Thursday, January 16, 2014

`When Our Senses for a Moment Are Alive'

I love happening upon a passage like this: 

“Everything in the end comes back to a question of taste. Why should one prefer a Corona cigar to a `gasper,’ a turkey to tripe, a magnum of Mumm to a quart of `swipes,’ crêpe de Chine and georgette to ninon, Gerald du Maurier to a patter comedian in a suburban pantomime, Titian to Kirchner, or a Savile Row suit to a `reach-me-down’?” 

Some of the references remain opaque but we get the idea. This is not the same as parading one’s knowingness. The density and specificity of allusion is convincing and attractive. One thinks: here’s an interesting fellow with an eye for detail and an ear for pleasing sounds. We’re flattered that he shares with us what he knows. He is an impresario of the obscure. The author is S.P.B. Mais (1885-1975) and the passage opens the brief chapter on Charles Lamb in his 1921 volume Why We Should Read--. The initials stand for Stuart Petre Brodie. My university library holds eight of his many volumes. Mais was a working man of letters, a species now almost extinct.   

I learned of Mais this week from Nige, who writes: “The speed of S.P.B. Mais’s output was such that Churchill himself (no slouch at the word-churning) joked that it made him feel tired to think about it. And, on top of the writing, Mais was also a successful broadcaster, who originated the Letter from America some 13 years before Alastair Cooke made it famous.”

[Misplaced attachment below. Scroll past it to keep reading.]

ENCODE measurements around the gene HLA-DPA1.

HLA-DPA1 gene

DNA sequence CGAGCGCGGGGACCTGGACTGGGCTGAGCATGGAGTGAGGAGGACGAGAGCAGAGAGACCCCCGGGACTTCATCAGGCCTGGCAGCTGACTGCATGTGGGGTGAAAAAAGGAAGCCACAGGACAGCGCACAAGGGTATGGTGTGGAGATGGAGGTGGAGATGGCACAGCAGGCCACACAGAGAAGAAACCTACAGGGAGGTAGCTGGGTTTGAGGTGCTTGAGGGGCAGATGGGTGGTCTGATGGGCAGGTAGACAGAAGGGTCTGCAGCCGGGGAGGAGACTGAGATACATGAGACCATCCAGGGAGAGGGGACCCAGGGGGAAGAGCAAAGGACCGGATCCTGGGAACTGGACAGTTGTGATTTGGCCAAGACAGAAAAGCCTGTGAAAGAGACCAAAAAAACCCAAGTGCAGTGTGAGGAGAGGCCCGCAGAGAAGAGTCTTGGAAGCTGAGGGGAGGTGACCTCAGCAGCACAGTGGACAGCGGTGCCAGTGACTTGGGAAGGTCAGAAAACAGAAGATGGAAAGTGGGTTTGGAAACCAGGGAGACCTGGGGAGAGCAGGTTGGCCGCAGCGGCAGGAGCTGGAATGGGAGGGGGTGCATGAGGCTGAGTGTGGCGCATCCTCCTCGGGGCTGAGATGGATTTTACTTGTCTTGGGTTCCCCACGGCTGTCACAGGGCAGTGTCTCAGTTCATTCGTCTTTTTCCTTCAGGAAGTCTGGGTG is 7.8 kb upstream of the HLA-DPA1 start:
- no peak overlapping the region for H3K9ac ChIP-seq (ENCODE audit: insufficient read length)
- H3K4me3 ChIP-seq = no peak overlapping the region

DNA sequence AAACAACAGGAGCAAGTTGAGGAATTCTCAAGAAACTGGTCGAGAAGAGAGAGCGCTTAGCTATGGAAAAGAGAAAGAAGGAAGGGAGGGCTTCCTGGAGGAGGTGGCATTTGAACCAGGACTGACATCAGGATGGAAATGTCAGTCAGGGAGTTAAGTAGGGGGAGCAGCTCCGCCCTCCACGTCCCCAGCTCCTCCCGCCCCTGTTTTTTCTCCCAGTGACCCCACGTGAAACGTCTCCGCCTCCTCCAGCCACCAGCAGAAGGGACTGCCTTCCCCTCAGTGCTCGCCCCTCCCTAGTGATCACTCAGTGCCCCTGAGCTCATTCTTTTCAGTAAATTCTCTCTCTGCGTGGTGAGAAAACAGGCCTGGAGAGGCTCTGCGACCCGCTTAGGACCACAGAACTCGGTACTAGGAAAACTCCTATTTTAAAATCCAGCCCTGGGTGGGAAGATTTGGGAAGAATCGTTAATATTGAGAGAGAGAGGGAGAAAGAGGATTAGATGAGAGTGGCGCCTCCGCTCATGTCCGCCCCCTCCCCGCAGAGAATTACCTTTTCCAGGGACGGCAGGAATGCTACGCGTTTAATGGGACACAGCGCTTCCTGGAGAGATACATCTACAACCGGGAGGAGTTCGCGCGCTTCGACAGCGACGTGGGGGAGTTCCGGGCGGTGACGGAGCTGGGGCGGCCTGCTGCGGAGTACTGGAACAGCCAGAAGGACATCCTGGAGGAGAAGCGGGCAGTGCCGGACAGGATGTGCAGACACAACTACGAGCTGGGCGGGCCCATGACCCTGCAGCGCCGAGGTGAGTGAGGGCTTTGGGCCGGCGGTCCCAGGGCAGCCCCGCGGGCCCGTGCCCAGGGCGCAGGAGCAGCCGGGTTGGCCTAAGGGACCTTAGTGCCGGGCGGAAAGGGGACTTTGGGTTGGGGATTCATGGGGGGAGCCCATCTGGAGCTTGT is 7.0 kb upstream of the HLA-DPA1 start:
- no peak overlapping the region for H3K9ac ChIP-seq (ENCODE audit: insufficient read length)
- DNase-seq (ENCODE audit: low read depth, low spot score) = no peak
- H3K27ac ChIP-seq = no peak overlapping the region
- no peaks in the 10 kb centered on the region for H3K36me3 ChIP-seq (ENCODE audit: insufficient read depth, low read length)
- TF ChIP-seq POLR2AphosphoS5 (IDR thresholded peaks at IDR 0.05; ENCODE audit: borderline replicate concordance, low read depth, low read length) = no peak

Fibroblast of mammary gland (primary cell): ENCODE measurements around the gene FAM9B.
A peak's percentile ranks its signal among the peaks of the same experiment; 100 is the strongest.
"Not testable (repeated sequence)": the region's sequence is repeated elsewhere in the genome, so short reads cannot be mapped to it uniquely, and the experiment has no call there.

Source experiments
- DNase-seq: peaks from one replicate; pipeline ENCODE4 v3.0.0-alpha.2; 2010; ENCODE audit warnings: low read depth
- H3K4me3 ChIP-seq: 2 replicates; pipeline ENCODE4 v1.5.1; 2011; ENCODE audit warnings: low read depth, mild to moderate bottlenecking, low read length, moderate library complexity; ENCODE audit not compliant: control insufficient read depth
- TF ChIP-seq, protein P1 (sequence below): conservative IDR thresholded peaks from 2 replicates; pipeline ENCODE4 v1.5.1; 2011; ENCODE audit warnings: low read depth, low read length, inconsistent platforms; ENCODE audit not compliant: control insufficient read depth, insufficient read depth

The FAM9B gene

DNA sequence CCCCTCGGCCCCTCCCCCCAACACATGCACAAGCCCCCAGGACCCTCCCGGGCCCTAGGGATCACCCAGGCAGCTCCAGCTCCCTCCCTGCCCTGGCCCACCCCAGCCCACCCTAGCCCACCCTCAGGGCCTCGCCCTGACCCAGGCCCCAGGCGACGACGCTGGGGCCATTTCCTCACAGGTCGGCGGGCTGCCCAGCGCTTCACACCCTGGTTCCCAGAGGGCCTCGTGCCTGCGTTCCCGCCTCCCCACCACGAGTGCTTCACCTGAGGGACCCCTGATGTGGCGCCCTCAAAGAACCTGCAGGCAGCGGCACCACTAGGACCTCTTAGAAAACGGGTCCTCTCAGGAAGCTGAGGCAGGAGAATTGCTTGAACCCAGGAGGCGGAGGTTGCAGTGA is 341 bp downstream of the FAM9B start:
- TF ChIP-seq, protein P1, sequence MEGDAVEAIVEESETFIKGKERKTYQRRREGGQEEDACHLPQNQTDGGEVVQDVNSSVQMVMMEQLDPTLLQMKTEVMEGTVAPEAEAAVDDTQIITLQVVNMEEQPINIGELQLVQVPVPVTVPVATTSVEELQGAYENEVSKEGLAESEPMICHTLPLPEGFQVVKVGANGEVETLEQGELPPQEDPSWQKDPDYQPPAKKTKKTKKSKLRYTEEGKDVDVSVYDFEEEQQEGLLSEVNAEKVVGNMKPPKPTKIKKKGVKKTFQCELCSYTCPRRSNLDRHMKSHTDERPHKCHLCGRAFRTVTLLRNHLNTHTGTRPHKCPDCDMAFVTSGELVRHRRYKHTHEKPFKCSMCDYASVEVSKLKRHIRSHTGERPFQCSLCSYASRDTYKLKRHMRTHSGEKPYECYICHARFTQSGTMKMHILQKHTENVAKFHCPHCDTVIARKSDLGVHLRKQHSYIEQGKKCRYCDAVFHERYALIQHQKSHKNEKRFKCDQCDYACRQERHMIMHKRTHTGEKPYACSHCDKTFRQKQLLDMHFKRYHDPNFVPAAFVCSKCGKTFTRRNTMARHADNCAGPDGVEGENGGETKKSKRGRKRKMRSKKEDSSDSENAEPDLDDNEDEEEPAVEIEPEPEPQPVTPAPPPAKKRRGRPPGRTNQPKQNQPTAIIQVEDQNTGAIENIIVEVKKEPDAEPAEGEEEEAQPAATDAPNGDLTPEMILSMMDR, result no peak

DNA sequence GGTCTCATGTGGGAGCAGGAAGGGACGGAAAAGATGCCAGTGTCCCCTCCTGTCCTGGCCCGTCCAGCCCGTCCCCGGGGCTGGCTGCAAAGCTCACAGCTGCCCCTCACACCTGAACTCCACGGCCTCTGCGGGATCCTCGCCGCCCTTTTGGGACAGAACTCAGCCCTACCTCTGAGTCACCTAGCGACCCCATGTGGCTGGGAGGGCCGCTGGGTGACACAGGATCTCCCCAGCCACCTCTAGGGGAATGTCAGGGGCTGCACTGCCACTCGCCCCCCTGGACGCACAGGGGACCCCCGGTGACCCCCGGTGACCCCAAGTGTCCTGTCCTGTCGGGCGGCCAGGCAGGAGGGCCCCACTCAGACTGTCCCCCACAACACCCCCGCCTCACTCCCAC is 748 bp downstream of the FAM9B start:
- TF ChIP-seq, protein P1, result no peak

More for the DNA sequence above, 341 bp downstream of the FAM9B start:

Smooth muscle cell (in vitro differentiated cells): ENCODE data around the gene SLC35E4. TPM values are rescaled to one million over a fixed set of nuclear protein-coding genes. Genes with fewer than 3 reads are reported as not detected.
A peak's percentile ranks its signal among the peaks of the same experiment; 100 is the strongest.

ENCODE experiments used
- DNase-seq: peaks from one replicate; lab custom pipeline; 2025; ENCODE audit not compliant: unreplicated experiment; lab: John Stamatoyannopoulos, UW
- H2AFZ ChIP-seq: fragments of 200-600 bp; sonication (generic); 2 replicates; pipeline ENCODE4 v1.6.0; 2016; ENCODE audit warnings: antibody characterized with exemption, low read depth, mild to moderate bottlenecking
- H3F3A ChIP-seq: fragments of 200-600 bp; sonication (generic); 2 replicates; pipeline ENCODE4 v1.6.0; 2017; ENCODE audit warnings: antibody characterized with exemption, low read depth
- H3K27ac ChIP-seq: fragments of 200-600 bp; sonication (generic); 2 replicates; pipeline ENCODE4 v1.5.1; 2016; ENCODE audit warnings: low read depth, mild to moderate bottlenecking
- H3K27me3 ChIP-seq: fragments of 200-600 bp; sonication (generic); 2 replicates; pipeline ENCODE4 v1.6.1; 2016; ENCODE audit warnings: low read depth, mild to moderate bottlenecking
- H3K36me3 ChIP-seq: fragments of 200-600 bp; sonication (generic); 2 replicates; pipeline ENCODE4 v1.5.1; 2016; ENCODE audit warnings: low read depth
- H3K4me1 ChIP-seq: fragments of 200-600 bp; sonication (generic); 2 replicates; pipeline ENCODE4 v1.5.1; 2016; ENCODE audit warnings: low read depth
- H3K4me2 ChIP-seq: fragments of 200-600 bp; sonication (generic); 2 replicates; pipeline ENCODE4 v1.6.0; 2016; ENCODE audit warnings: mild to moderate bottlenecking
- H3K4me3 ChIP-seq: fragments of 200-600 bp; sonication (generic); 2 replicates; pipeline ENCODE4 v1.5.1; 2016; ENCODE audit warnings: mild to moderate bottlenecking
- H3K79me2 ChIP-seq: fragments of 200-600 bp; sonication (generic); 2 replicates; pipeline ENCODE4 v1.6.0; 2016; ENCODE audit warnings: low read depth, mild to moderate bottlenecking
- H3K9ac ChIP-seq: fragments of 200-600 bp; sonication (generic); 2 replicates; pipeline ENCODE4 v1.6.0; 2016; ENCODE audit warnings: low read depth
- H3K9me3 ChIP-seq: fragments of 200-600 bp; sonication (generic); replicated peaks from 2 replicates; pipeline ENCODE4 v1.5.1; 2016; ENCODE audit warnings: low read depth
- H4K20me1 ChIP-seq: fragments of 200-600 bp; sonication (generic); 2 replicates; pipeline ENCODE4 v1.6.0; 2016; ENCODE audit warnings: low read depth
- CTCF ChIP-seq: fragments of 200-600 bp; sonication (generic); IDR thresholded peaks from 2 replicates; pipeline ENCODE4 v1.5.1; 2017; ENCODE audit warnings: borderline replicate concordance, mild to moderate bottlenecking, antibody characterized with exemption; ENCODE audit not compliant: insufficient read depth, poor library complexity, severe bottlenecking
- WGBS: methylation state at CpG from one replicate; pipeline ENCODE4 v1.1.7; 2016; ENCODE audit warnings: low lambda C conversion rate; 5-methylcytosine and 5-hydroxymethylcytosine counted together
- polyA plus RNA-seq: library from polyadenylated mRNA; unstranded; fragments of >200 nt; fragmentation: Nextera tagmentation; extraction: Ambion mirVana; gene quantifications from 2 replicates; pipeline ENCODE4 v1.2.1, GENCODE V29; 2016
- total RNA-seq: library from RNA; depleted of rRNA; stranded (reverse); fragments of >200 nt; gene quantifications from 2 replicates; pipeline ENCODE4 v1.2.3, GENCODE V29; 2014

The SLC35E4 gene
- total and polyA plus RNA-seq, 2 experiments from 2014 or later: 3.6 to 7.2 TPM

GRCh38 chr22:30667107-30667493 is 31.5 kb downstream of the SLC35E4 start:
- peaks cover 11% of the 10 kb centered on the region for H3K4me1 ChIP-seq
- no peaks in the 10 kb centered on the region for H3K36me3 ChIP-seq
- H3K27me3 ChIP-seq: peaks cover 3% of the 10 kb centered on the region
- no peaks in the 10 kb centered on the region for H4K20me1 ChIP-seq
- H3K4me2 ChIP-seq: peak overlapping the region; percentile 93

Let’s do a bit of Kinbotean annotating of the passage quoted at the top. “Corona” refers to a good cigar of a prescribed size -- 14 centimeters long, 17 millimeters in width. “Gaspers” is English slang for high-tar cigarettes such as Woodbines or Gauloises. The OED gives “a cigarette, esp. a cheap or inferior one. Now somewhat dated,” and cites Mais’ usage. “Mumm” is a “champagne produced by the house of Mumm in Rheims, France,” while “swipes” is “poor weak beer; small beer; hence, beer in general.” Dickens uses it in Oliver Twist: “It’s been as dull as swipes.” Crêpe de Chine, georgette and ninon are sheer fabrics, often of silk. None is chintz. 

Gerald du Maurier (1873-1934) was an English actor best known for playing George Darling and Captain Hook in the 1904 premiere of J.M. Barrie’s Peter Pan. (And in the Maisian spirit of trivia celebration: A brand of gaspers was named “du Maurier” after the actor as part of an endorsement deal.) For patter, the OED gives: “rapid or fluent speech often used by a comedian or other entertainer to maintain the attention of an audience.” (Another Mais-esque digression: “Patter” derives from Paternoster, as in a prayer mouthed mechanically. And yet another: In the film of The Maltese Falcon, Sam Spade says of the gunsel: “The cheaper the crook, the gaudier the patter.”) Titian painted Venus and Adonis. Kirchner painted Naked People Playing. Savile Row, of course, designates “a tailor with an establishment in Savile Row [London], associated with fashionable and expensive styles or items of clothing, esp. men's suits.” A “reach-me-down” is not, as I had assumed, a hand-me-down, but rather a “ready-made rather than made to order” article of clothing. The OED cites S.J. Perelman: “He wore a reach-me-down mackinaw, a pair of mismated overshoes, and a yellow sou'wester by courtesy of Scott's Emulsion.” 

Another of Mais’ volumes, Books and Their Writers (1920), includes a review of Logan Pearsall Smith’s always amusing Trivia (1902). He writes of Smith, but in reality of himself: 

“It is his whimsical sense of the incongruous that so endears him to us, his catching and nailing down those sweet fleeting impressions which seize upon us when our senses for a moment are alive.”

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